ICC: Don’t let ‘millennial’ tag divert your focus, casinos told

ICC: Don’t let ‘millennial’ tag divert your focus, casinos told

Monday, February 1, 2016 Totally Gaming
The conference heard that "'millennials' aren’t really different creatures"

The ‘millennials’ label is hindering the industry’s efforts to react to evolving gambling trends, according to a panel of experts at the International Casino Conference (ICC).

In a panel entitled ‘Engaging with Millennials’ at the Hippodrome Casino in London today (Monday), the panel agreed that traditional slots are unlikely to entice younger generations, but added that new approaches should encompass a broader demographic of customers.

“The overuse of the word ‘millennial’ has hindered understanding in this area,” said Corey Padveen, director, Global Social Business Strategy, t2Marketing International.

“The reality is that the entire consumer base is shifting in terms of the way they consume, and we’re not just talking about those under the age of 36. Older players are also looking at progressive slots.”

Madis Jääger, chief executive of Olympic Casino, added: “Millennials aren’t really different creatures. There are many different aspects of making sure casinos are not losing customers, but it is important to gain traction within minutes, otherwise you could lose the customer.”

According to Roberto Coppola, director, Global Research and Consumer Insights, YWS, Design and Architecture, it is important for casino operators to “listen to customers who are looking to create the experience”.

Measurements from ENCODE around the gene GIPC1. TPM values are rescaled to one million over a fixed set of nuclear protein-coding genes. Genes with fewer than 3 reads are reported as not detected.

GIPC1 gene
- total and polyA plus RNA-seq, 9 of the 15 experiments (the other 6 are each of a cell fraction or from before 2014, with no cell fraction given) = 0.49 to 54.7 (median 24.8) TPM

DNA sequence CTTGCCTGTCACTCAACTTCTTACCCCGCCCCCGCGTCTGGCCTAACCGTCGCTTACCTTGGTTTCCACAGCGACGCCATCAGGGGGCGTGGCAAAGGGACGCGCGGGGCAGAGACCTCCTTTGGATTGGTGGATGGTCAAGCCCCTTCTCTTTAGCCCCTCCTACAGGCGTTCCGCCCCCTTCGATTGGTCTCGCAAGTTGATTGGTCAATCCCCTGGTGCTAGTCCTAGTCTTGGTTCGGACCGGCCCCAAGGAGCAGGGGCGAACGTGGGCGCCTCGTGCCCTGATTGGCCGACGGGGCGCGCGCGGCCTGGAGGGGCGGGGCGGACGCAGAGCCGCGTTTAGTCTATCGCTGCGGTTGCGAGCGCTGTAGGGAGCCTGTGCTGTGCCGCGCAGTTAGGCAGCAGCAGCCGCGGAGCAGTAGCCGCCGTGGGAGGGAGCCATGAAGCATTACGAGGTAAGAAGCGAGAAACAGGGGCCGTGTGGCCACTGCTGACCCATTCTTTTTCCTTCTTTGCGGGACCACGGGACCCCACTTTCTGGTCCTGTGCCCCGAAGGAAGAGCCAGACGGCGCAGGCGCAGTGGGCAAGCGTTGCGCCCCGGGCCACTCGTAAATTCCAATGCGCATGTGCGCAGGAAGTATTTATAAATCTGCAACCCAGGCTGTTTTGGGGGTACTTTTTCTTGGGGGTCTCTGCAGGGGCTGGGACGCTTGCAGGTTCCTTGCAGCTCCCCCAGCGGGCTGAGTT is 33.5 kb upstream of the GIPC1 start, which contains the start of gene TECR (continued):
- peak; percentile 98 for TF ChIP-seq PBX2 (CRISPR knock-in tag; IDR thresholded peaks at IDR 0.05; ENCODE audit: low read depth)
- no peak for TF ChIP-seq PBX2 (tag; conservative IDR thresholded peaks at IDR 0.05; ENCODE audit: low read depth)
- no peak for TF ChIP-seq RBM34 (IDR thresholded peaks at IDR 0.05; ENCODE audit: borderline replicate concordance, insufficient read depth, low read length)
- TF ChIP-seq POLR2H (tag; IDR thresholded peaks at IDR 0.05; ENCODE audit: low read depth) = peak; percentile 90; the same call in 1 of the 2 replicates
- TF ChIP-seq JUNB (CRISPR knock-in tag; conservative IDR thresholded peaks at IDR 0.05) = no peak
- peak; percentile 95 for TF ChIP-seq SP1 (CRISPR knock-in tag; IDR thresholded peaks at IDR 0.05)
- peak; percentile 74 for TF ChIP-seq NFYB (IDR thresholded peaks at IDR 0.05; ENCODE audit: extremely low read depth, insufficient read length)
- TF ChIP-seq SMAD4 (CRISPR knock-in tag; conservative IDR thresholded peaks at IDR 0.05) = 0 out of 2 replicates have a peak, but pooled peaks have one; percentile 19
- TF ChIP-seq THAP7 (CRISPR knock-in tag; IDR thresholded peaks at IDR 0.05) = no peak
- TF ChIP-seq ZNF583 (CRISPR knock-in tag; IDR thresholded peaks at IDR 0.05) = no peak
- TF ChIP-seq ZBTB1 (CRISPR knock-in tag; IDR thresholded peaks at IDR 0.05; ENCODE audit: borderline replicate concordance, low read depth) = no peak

He added: “In 2014 I kept hearing, ‘just wait, they’re going to become slot players’. It’s in a human’s DNA to want to gamble and take risks, but they will not be walking into the current slot products.

“I’m seeing a shift towards appreciating how games need to change. Not only do millennials find slots boring, but they also find them unsocial, which is very important. The casino floor layout has been largely unchanged for the past 50 years, and that needs to be considered.”

Coppola added that casinos can adopt a “voyeuristic” approach to engage customers in a social situation from afar, by creating certain entertainment and music zones that attract younger players.

Padveen echoed the idea, highlighting experiences at different casinos worldwide – including the Casino Montreal in his home city – and said that a personalised experience was crucial.

“Every casino should have the ability to push a message to someone’s phone when they walk on the premises, offering a free drink or a free bet if they tell them what games they like to play,” he said.

“That is something across the board – not just for millennials.”

Engaging players through non-gaming activities can help to diversify a casino offering, particularly if, as Coppola said, “the gaming product isn’t there yet for the new generation”.

Jääger agreed that the creation of zones for younger players will be an important offering from casinos in the future.

He added: “Non-gaming revenues, although important, are there to support core gaming. The profits come from gaming. In some casinos there are things that are eye-catching, but it’s about how people can participate and not just how things look.”

Pavdeen said that non-gaming revenues may not be “big profit centres” but noted that they are important to keeping customers in a casino. “You don’t want people to walk out the front door to somewhere else,” he said.  “Millennials are educated and smart, so they need things to keep them in there.”

Coppola added: “I expect less revenue from slots going forward, but it’s about changing mindsets. We have to remember that it’s not just 20 year olds who use Uber, for example.”

The habits of Millennials and how the industry should adapt will be covered in depth at GiGse, running from April 27-29, San Francisco, CA. For updates on GiGse 2016 and to register for tickets, visit: www.gigse.com or follow www.twitter.com/gigselive

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